Atlantans honor Mother Teresa's elevation to sainthood

Basilica remembers mother Teresa's visit

ATLANTA -- Twenty-one years before Mother Teresa was elevated to sainthood, she came to downtown Atlanta to spread her message.

Sunday, more than 5,000 miles away from St. Peter's Square, hundreds of people packed the Basilica of the Sacred Heart of Jesus.

The same spot where Mother Teresa visited in 1995.

"When she came this place was a madhouse. The church was full, the galleries were full, there were thousands of people on the streets outside," said Monsignor Stephen Churchwell, who was pastor at Sacred Heart back in 1995 when Mother Teresa visited.

Her visit came for the dedication of the Gift of Grace House, An HIV/AIDS hospice for indigent women. Sunday, two nuns from the Atlanta Gift of Grace House were on hand.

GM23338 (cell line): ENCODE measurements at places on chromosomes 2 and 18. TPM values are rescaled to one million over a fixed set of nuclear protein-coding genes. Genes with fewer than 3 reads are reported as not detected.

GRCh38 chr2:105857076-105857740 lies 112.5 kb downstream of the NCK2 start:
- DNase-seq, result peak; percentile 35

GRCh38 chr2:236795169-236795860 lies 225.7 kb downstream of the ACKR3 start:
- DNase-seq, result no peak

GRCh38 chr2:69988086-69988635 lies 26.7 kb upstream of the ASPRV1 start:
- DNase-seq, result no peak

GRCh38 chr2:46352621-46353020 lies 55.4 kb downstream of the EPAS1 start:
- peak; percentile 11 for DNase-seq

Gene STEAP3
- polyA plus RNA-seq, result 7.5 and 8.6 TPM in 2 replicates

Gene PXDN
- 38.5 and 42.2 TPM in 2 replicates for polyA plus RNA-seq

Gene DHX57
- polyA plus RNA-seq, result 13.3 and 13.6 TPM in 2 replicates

She was born in 1910 to Albanian parents. As a young woman, she felt called to minister to the poorest of the poor in the slums of Calcutta.

"When we see a saint we see that limits can be exceeded. We see that there are ways that we can love God better and serve God better," Churchwell said.

To become a saint, the Vatican looks for evidence of two miracles. In Mother Teresa's case, an Indian woman with a stomach tumor and a Brazilian man with a brain infection both say they were healed after prayers to the nun.

(© 2016 WXIA)


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